Tuesday, May 04, 2010

MCPS/Council Relationship Hits Bottom

Budget pressures and rumors of litigation have caused a considerable rift between the County Council and the Montgomery County Public Schools (MCPS) system. It is possible that the relationship between the two institutions has never been this bad.

All MPW readers know about the county’s nearly $1 billion deficit. That deficit has caused the Executive to recommend double-digit cuts to many county agencies, cuts which have grown due to new revenue writedowns. Among the county’s problems is its inability to meet the state’s Maintenance of Effort (MOE) law, which requires counties to match per-pupil local school spending in succeeding years to be eligible for state aid increases. The state ruled last year that Montgomery’s accounting technique of charging $79.5 million to the school system in debt service violated MOE, but the county’s statehouse delegation was able to get the resulting fine waived. The county cannot meet MOE once again and is applying for another waiver valued at $58-139 million. (The amount varies depending on whether the $79.5 million debt service charge counts towards last year’s local contribution to the schools.)

The county’s budget problems are bad enough. But what has the schools really on edge is that many on the County Council would like to cut the schools’ budget even more. Some argue that the Executive’s budget proposal gives the school system almost everything it wants while other agencies are taking massive cuts. The fact that the Executive exempted the school system and public safety workers from furloughs is another bone of contention as some agree with MCGEO that the pain is unfairly concentrated on a minority of the county workforce. The council’s Management and Fiscal Policy Committee, consisting of Chair Duchy Trachtenberg and Council Members Valerie Ervin and Nancy Navarro, just unanimously voted to spread furloughs across all agencies, including the schools. The problem is that the County Council cannot order the school system to implement furloughs; they can only cut the schools by an equivalent amount of money. A five-day furlough plan the council is considering would cost MCPS $33.7 million.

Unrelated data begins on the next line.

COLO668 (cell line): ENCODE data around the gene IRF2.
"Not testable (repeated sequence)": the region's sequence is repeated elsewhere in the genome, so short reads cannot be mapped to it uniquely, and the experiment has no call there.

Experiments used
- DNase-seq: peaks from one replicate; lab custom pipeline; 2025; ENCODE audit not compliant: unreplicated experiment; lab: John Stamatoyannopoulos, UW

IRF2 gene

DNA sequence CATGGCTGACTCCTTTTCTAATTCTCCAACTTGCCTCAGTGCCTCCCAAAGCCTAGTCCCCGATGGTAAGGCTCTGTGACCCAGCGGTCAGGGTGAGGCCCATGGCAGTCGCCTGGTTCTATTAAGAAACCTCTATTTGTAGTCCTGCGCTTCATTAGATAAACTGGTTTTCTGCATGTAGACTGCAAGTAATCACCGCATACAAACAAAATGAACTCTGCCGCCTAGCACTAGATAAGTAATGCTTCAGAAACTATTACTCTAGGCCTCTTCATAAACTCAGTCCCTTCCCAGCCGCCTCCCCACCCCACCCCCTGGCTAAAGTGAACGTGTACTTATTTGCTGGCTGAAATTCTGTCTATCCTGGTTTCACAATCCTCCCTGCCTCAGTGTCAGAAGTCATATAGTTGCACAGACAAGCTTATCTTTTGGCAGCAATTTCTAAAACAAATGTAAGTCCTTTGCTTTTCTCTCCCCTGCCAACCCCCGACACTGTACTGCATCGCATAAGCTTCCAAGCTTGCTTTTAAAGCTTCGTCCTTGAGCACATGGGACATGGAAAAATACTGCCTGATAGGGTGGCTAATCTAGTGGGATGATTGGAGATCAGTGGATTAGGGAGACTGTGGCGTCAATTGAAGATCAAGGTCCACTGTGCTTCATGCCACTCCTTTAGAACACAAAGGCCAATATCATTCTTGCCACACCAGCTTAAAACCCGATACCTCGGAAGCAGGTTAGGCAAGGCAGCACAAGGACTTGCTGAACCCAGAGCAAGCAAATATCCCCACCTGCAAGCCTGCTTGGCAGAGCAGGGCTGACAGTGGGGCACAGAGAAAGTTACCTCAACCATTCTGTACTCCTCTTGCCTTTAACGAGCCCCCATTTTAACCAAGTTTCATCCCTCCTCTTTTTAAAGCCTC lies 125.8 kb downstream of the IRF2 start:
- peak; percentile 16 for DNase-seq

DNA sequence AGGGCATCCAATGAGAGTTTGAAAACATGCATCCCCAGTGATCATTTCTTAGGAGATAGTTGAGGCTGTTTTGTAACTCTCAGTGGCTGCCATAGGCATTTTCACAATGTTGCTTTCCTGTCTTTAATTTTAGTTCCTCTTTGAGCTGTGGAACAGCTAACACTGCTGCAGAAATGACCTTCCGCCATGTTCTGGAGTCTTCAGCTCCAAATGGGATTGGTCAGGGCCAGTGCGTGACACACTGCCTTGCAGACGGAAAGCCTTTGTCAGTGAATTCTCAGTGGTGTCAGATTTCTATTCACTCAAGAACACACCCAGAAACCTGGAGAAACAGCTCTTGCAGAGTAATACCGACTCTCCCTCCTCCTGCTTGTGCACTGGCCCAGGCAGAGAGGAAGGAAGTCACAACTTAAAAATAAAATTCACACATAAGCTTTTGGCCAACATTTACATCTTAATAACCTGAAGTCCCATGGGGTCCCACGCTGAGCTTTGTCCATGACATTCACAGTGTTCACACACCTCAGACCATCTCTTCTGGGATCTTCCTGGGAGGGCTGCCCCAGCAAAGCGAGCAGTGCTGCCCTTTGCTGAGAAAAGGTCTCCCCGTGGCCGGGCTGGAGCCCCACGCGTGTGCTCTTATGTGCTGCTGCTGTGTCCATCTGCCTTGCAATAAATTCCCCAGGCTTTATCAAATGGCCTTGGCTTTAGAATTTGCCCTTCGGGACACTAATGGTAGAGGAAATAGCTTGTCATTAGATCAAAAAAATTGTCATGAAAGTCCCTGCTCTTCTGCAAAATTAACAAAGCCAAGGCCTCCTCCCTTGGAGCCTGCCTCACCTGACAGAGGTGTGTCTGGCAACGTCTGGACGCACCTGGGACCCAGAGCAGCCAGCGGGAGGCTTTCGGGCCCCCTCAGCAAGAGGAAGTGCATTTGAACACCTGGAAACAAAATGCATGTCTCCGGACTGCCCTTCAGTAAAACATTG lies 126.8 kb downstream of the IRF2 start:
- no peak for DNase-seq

MCPS is resolutely opposed to furloughs for school employees. The Gazette and the Post reported that the school system is threatening to sue the County Council to prevent cuts over and above the Executive’s proposal. But neither story is completely accurate. The truth reveals even MORE bad blood between MCPS and the council than is implied by the Gazette and Post articles.

The school system consulted its legal counsel for advice on how to fight additional cuts. The schools’ attorney reviewed state law and found Education Title 5, § 5-102(c), which says the following about local school budgets that are forwarded to County Executives and then sent to County Councils:

(c) Reduction by county executive.-

(1) This subsection applies only to a county that has a county governing body that consists of a county executive and county council.

(2) The county executive shall indicate in writing which major categories of the annual budget of the county board have been denied in whole or reduced in part and the reason for the denial or reduction.

(3) The county council may restore any denial or reduction made by the county executive in the annual budget submitted by the county board.
The school system’s lawyer believes this language prohibits the council from cutting the school budget below the level recommended by the Executive. The council’s attorney disagrees. The matter awaits the courts if a suit is filed.

MCPS wrote an in-house draft based on this legal theory, which it shared with the County Attorney. The County Attorney then shared it with the council, which leaked it to the Gazette and the Post despite discussion of the issue in a closed session. In contrast to the published articles, the school system never formally threatened litigation. Therefore, a lawsuit is not quite on the table – YET.

Both sides are now pointing sharp-clawed fingers at the other. The council believes MCPS is playing politics by evaluating legal justifications for a lawsuit. MCPS believes the council is playing politics by leaking a secret in-house legal draft. The council will not accept any limits on its authority to cut the budget. MCPS will not support any MOE waiver which exceeds the County Executive’s proposed cut. Neither side is prepared to budge.

Anyone ever get behind the wheel and play a game of chicken blindfolded?